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Magnetic North: Canada's Northwest Territories

Updated: May 11

"Travel makes one modest, you see what a tiny place you occupy in the world."

-- Gustave Flaubert


In the late 1980s, I was obsessed with travel to the far north. To this day, I can't really say what sparked my interest in going there. The best way I can describe it is to say that it was both a concept and a feeling all wrapped up into a driving fixation that came out of nowhere. There was something so mysterious and attractive about it. It represented more than a geographical construct of vast proportions. The idea of going there was like planning a trip through the unconscious mind -- on the road less traveled -- to the places at the fringes of human habitation where nature reigns supreme and wilderness stretches out toward the horizon unblemished and yet unravaged by the 20th century. I struggled mightily with anxiety and panic attacks in my early 20s, and the north was an emotional and psychological salve. It was a welcoming beacon that offered me a sanctuary away from the daily torment of my anxious mind and an opportunity to find a meditative place of self-reflection. In 1988, I decided to drive to Canada's Northwest Territories on both an exploratory mission and as an elixir for my constant stress.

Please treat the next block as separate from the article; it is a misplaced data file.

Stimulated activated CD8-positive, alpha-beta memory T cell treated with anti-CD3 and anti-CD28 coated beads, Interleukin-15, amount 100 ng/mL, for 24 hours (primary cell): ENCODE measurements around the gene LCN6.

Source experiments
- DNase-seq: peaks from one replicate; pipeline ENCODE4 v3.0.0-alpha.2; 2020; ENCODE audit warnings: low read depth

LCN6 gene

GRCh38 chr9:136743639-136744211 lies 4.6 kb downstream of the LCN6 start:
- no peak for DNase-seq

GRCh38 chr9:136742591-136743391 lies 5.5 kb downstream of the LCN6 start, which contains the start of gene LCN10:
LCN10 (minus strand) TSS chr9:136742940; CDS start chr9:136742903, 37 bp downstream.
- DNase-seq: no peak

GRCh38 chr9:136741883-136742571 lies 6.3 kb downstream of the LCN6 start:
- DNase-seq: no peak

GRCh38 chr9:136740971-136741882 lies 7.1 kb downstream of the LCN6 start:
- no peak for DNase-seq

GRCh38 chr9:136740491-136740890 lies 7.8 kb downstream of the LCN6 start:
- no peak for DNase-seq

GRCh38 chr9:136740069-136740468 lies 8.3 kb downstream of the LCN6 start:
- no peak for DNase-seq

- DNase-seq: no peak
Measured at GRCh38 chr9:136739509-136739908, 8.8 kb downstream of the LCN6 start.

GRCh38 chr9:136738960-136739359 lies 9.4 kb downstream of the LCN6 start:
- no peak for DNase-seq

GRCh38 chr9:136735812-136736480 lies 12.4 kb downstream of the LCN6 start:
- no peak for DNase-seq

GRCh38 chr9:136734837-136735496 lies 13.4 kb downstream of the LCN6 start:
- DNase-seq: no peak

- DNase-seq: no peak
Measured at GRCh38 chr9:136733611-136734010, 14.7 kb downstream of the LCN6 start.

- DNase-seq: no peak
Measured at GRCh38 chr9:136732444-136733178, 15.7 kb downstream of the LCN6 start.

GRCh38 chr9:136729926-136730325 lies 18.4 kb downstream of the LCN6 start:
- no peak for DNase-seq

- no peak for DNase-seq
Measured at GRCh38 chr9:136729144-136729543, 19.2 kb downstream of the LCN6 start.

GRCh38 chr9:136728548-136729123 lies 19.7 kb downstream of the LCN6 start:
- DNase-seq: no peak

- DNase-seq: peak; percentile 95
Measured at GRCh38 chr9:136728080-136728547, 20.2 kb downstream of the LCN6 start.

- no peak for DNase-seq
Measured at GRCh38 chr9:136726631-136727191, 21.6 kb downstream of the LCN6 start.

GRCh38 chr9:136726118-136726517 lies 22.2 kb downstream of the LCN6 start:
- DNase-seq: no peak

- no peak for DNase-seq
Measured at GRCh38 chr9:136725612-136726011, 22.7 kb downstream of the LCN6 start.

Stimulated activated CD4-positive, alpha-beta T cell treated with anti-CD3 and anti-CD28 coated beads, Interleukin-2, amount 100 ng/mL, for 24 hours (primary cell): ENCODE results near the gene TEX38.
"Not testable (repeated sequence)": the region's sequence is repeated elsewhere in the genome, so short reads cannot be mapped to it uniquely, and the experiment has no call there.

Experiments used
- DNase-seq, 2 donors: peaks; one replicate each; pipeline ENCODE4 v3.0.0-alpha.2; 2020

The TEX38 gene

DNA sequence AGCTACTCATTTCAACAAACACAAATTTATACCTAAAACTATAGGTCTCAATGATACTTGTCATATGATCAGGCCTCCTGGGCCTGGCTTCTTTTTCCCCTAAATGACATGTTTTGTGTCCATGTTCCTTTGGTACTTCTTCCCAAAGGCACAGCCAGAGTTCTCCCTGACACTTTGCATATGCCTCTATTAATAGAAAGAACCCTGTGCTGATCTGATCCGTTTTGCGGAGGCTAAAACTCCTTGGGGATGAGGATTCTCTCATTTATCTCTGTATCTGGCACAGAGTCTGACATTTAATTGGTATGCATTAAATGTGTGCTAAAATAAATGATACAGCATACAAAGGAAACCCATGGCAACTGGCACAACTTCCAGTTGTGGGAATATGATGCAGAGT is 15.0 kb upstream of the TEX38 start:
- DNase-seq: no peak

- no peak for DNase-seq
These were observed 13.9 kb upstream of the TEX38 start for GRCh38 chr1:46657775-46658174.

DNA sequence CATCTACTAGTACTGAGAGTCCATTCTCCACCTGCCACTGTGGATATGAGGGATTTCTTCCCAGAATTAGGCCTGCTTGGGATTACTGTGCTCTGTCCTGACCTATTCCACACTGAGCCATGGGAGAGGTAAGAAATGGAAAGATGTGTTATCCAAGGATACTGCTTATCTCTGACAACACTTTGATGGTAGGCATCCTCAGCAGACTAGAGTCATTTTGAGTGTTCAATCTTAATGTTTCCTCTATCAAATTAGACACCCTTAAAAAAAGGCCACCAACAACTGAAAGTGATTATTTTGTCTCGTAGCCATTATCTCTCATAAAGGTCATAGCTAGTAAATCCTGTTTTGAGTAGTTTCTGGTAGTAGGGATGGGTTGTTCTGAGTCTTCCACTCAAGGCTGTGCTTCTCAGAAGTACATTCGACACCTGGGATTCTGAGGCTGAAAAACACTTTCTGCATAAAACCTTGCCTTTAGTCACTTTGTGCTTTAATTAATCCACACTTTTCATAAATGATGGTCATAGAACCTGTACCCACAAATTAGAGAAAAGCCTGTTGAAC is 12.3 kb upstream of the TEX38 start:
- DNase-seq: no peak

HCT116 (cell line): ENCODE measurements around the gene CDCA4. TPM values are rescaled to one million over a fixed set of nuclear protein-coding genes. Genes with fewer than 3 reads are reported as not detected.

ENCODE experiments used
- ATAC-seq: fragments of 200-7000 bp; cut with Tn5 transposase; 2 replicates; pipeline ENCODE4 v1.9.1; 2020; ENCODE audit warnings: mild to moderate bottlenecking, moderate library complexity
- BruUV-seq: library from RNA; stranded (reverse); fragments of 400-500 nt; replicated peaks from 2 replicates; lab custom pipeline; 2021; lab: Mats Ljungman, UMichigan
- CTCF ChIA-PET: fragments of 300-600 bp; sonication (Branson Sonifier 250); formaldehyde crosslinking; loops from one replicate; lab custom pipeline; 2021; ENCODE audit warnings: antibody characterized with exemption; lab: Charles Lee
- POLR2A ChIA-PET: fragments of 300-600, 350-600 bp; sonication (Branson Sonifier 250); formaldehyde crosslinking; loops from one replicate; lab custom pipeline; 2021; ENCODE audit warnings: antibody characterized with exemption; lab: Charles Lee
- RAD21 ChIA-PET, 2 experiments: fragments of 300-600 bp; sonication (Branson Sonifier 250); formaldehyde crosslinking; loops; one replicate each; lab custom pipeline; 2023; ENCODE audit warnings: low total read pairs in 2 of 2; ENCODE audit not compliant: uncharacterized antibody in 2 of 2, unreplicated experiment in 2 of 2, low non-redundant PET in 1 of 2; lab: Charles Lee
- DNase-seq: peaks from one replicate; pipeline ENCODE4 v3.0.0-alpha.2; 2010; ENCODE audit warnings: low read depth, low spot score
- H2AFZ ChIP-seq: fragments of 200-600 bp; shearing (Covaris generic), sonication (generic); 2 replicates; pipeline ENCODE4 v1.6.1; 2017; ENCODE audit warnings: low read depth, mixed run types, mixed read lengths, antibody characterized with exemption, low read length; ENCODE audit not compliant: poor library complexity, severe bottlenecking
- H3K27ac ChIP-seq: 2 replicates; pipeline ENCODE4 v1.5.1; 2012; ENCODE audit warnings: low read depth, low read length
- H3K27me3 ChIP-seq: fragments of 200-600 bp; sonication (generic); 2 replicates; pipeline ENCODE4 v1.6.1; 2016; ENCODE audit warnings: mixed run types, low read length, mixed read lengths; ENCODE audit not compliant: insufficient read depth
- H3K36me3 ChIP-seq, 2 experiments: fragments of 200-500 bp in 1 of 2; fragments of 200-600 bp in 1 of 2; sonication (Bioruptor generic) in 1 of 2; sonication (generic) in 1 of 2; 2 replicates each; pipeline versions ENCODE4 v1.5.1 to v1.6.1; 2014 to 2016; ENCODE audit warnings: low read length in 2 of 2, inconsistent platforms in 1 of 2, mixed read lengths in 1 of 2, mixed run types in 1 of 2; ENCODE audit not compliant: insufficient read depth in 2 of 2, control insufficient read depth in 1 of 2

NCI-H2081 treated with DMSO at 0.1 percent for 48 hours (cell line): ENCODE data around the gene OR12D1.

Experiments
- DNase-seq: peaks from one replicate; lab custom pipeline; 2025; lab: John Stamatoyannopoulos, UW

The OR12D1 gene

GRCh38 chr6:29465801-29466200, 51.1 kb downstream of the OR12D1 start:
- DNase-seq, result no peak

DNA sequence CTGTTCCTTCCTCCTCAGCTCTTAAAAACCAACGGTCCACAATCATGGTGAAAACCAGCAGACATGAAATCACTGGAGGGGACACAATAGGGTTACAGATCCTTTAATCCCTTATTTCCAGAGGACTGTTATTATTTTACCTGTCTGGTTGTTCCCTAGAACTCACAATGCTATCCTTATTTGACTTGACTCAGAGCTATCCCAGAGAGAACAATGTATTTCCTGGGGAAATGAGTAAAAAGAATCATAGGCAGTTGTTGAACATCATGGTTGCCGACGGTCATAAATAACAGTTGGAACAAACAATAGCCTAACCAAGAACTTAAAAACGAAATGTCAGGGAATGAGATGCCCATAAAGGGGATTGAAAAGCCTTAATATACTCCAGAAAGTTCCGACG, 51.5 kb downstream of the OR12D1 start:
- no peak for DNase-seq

I did a fair amount of research prior to my trip. I called Northwest Territories Tourism and requested some travel literature, which they promptly mailed to me. Getting there was just a few days' drive from Seattle. After calculating mileage there and back, I determined that I would need a full week to make the round-trip drive. I was also still a student at the University of Washington, in my junior year, working as a typist and taking summer semesters off to recharge and make my short getaways. Work was a constant, however, even in the summer. Time away from work represented lost income, so I had to save like mad and keep my travels short. Like the summer before when I traveled to Juneau, Alaska, I had planned to travel on a shoestring budget, camping whenever possible and keeping expenses to a minimum. I would also be traveling solo, for the second time in my life -- a proposition that was far less frightening than it was the first time around.

About the Northwest Territories (NWT)

Canada has 10 provinces, and in 1988, it also had two territories: the Yukon Territory and an immense Arctic expanse of more than a million square miles known as the Northwest Territories. Its land mass made up more than a third of all of Canada. To put this into perspective, you could fit all of India within the borders of the Northwest Territories. Nearly all of the territory lies above the 60th parallel of northern latitude (with the exception of a few islands in Hudson Bay). It stretched east from the Yukon out as far as Baffin Island and as far north as the Arctic archipelago and Ellesmere Island where the northernmost permanently inhabited place on Earth is located: Alert, just 500 miles from the North Pole. The NWT had a total combined population of around 75,000, which gave it a population density of one person per 16 square miles. Its capital city is Yellowknife, situated on the north shore of Great Slave Lake.